The MS analogy is far from apt. FreeBSD 4.5 is every bit as fast as 3.2 (if
not faster), and has many improvements and bug fixes. If you're already
using -stable then stick with it.
Unless you're really gung ho about giving yourself historical background
into the inner workings of FreeBSD, just use a recent version. If do want
to have a stab at 3.x, use 3.5.1 (ideally upgraded to the latest security
patchset version). 2.2.8 is an even earlier milestone version.
The main reason people are still using older versions can be summed up as
"if it ain't broke, don't fix it." Think about production servers and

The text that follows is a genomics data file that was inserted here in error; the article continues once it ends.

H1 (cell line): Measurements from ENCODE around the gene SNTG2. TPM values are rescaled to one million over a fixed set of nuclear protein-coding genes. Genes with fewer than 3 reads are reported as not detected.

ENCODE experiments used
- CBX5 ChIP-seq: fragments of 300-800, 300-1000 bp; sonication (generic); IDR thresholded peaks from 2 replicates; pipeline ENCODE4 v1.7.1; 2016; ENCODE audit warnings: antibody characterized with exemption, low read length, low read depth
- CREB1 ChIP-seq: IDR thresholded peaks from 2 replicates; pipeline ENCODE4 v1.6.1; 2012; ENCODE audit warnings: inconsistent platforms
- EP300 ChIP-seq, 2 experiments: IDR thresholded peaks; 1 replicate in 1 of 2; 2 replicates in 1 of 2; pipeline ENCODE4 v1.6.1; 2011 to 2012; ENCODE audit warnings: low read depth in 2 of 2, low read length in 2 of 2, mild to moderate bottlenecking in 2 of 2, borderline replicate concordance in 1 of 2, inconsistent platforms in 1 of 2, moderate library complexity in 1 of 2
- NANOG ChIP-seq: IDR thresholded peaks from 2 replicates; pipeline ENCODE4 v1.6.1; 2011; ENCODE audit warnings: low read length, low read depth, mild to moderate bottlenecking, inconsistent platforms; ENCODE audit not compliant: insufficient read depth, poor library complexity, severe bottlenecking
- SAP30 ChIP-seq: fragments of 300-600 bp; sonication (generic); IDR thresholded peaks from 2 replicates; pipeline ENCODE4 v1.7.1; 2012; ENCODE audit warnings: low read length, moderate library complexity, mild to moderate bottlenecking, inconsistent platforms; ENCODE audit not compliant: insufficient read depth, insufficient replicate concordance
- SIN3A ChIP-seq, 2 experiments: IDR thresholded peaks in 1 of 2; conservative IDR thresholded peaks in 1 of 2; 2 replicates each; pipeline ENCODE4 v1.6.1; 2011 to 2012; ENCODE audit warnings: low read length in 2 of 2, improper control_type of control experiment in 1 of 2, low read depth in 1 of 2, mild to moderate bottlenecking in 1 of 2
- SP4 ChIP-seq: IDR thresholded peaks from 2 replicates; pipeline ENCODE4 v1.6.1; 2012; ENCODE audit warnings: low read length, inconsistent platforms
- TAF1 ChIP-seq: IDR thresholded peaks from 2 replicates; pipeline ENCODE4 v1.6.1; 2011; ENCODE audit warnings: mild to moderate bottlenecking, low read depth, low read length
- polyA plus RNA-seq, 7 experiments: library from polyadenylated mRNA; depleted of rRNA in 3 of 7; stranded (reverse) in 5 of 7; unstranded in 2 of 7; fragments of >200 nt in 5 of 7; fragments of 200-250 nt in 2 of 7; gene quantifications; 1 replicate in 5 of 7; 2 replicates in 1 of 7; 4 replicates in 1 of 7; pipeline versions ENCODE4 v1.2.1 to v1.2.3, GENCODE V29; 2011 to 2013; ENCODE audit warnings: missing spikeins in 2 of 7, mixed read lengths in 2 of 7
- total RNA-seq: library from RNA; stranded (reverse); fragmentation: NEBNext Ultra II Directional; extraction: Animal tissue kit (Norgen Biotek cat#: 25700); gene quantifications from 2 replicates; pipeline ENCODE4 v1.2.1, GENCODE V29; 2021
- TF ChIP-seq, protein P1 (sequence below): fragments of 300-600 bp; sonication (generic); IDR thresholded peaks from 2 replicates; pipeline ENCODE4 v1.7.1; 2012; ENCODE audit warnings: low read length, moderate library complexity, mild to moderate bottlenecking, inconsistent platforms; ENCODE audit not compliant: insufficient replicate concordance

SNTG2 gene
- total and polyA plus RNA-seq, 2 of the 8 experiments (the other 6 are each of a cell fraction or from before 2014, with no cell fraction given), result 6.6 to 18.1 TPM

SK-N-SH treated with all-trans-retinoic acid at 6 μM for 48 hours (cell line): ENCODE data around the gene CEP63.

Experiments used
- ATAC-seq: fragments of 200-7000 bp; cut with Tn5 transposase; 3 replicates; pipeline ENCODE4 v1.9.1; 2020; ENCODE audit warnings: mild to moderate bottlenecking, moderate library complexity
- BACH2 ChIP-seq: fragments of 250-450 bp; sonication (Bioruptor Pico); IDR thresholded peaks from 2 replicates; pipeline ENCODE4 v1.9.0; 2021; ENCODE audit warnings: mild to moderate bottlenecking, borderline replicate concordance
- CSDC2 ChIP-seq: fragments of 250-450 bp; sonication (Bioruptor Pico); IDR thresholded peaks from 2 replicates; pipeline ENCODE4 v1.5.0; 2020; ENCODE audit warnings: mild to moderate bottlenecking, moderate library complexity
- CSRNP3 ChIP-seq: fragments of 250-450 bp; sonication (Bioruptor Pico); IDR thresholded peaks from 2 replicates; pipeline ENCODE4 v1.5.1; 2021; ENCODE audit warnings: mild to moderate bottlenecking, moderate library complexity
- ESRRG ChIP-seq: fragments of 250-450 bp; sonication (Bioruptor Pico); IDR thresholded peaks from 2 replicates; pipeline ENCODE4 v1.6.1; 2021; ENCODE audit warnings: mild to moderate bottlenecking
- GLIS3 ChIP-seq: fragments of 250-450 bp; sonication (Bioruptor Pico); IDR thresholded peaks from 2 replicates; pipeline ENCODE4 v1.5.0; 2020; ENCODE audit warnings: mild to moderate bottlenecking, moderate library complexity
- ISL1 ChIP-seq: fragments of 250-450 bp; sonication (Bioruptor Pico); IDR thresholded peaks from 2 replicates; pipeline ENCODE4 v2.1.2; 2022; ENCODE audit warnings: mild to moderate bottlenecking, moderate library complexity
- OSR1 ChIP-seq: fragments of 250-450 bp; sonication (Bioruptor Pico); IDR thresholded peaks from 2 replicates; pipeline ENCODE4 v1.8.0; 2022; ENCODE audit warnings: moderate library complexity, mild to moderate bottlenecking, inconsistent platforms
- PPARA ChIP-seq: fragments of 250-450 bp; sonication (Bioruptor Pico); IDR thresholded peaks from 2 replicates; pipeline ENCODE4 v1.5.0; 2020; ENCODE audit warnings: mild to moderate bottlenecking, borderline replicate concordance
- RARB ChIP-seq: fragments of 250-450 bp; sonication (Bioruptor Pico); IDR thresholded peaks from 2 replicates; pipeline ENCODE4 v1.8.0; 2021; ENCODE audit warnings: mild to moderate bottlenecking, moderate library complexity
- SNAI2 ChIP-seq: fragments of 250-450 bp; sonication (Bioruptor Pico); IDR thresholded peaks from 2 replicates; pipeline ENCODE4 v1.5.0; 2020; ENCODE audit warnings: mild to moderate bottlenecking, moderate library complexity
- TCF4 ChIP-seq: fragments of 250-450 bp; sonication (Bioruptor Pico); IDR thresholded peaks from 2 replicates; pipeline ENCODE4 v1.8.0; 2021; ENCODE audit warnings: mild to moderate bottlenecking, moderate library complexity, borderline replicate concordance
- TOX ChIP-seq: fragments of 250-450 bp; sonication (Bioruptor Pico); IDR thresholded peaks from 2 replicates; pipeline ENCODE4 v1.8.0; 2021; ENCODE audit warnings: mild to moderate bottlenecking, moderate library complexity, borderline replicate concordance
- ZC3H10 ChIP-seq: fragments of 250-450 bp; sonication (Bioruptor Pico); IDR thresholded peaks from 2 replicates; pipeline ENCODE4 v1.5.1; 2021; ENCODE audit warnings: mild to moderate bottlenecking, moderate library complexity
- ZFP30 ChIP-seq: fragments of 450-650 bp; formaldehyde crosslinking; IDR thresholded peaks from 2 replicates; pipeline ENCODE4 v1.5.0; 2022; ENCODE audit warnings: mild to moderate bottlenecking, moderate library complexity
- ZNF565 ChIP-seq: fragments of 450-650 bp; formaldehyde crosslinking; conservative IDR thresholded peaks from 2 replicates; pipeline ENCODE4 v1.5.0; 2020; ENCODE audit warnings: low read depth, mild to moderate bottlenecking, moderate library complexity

people who administer them. Upgrading or reinstalling an OS involves some
downtime, even if it's just a few minutes. And some people just don't have
the time to do upgrades unless there's a very compelling reason. From the
standpoint of learning about FreeBSD, though, you certainly want to track
regular releases or even -stable at more frequent intervals. The only
reason I can think of you'd do a new install of an old version of FreeBSD is
to get old hardware support--MFM/EDSI disks, for example, or a NIC that uses
the le or ie driver. (MFM controller support was officially removed in 4.0.
The le and ie drivers are currently broken in 4.5 and -stable, but show some
promise of getting fixed.)
2. man chown